Finding Motivation to Travel

It’s rare that I meet somebody who doesn’t love to travel, or at least has a burning desire to do so. Occasionally though, people will find themselves with a lack of motivation to travel or maybe even feeling a bit burnt out.

As somebody who used to travel frequently for business, I’ve been there. In fact, when my work became steady and I stopped traveling for business, I didn’t go anywhere for three years. I didn’t even use my vacation time from work. Talk about a waste.

Here’s a few ways you can get back into the travel mood and catch the burning desire to venture out into the world:
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Marco Polo Didn’t Go There – Book Review

marco_polo_rolf_coverAttending the LA Travel and Adventure show last month I stopped by to see some of the books they were selling.  My eyes were drawn to the half price Lonely Planet books but unfortunately for me, I had just purchased my guidebook for Costa Rica and didn’t have any other trips on the agenda at the moment.

Then I noticed and picked up Rolf Potts’ Marco Polo Didn’t Go There: Stories and Revelations from One Decade as a Postmodern Travel Writer. I am ashamed to admit I had never heard of Potts before nor had I read any of his stories.  The stories in the book sounded good though so I went ahead and purchased a copy.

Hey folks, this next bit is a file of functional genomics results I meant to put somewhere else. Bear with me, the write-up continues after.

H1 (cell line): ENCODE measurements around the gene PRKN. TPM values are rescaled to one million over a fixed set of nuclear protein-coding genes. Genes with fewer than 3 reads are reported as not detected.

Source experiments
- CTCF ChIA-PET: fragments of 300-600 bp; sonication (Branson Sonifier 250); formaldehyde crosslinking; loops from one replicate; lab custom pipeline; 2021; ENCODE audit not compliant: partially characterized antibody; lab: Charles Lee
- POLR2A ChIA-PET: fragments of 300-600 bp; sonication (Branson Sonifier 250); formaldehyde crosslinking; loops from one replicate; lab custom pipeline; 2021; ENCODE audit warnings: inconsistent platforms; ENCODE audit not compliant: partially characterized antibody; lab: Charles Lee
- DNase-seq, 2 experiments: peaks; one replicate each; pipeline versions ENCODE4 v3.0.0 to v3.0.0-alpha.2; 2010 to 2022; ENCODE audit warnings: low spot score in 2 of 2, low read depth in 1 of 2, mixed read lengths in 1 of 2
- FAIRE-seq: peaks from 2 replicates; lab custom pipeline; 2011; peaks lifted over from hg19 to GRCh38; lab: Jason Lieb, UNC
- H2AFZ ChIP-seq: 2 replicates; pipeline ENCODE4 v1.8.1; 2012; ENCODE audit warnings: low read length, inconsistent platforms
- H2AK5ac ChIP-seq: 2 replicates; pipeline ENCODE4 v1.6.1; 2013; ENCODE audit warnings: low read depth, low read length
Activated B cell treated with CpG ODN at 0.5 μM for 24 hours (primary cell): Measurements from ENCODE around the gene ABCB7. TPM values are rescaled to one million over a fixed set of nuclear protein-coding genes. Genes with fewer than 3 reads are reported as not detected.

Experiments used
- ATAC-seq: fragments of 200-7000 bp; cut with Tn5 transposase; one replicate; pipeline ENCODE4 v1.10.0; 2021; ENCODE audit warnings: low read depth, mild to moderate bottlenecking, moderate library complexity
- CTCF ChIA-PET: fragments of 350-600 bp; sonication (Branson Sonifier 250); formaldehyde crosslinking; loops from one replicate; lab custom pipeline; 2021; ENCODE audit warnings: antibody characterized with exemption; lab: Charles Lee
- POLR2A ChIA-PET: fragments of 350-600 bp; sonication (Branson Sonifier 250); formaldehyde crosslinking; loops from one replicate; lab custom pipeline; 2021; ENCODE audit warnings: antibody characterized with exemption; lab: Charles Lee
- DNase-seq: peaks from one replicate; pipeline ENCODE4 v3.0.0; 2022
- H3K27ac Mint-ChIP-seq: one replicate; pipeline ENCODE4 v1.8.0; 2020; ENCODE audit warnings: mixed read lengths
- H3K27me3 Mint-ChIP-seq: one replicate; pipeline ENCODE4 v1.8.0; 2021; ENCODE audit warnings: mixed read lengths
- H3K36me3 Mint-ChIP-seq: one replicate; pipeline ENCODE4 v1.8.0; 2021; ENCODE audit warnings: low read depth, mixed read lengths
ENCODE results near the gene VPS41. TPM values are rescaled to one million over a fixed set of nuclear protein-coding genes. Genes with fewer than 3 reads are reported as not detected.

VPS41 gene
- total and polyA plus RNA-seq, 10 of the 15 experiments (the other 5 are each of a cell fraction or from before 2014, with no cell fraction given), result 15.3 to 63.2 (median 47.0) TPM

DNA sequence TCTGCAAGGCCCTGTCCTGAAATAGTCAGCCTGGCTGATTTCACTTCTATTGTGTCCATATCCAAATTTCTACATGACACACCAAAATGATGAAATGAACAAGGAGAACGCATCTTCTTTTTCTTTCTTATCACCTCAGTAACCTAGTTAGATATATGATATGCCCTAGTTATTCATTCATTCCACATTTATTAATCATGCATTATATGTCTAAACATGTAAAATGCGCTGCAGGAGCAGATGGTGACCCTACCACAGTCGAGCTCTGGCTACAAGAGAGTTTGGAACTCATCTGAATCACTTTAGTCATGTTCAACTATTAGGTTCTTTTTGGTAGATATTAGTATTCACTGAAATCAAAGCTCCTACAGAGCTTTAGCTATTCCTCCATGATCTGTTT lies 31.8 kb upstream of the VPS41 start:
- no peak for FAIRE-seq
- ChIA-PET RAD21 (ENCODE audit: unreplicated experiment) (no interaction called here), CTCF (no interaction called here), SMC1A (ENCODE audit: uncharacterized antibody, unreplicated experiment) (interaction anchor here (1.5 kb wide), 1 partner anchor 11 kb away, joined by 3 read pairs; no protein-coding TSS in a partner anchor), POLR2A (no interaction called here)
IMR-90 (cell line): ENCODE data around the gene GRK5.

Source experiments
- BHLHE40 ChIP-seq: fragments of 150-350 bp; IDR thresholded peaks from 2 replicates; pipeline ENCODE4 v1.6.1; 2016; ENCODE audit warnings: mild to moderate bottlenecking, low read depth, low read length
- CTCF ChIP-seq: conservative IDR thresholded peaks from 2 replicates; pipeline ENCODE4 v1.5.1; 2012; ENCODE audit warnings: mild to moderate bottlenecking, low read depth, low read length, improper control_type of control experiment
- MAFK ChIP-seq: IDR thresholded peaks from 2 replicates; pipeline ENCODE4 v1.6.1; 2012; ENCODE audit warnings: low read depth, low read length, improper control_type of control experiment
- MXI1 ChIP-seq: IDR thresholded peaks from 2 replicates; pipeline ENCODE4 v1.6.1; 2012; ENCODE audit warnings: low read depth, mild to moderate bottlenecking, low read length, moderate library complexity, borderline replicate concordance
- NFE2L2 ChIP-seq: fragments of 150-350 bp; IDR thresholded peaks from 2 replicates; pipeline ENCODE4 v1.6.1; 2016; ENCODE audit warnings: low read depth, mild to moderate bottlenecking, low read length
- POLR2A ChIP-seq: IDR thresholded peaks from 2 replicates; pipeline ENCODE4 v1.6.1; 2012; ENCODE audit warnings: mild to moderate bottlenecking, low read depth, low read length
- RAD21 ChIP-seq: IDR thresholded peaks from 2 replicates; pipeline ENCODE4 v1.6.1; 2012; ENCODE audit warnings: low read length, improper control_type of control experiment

Essentially a collection of Potts’ stories for various websites and glossy print magazines, Marco Polo Didn’t Go There turned out to be one of my best impulse book purchases ever.  You probably could skip buying the book and find them all archived online, but then you would miss out on the great commentary Potts adds at the end of each story.  These commentaries give more information about the characters, events or even about his state of mind when experiencing or writing the story.  With no need to please a magazine editor or make sure a story captures the reader, they also act as a place where Potts can be more honest than in the original story.

Who this book will really interest ,though, is the aspiring travel writer, such as myself.  Potts shares not just the details of the experience, but why he included certain elements, excluded specific characters or exaggerated various details.  He shares his opinion on what made the story work, and will be honest about what didnt’ work.  Potts also talks about the many styles and forms of travel writing and points out why he chose to use various techniques.

Whether you are a writer or not, you will be engaged in his stories, feeling as if you know the characters. Not because of vivid, adjective heavy descriptions, but because most of stories revolve around personal interactions that you’ve certainly experienced in one form or another.

This is the first book I have read with the author’s commentary after each chapter and it was a welcomed change.  I truly enjoyed getting in to his head and understanding the why and how of his stories.

Marco Polo Didn’t Go There: Stories and Revelations from One Decade as a Postmodern Travel Writer is available on Amazon.com at a discounted price.

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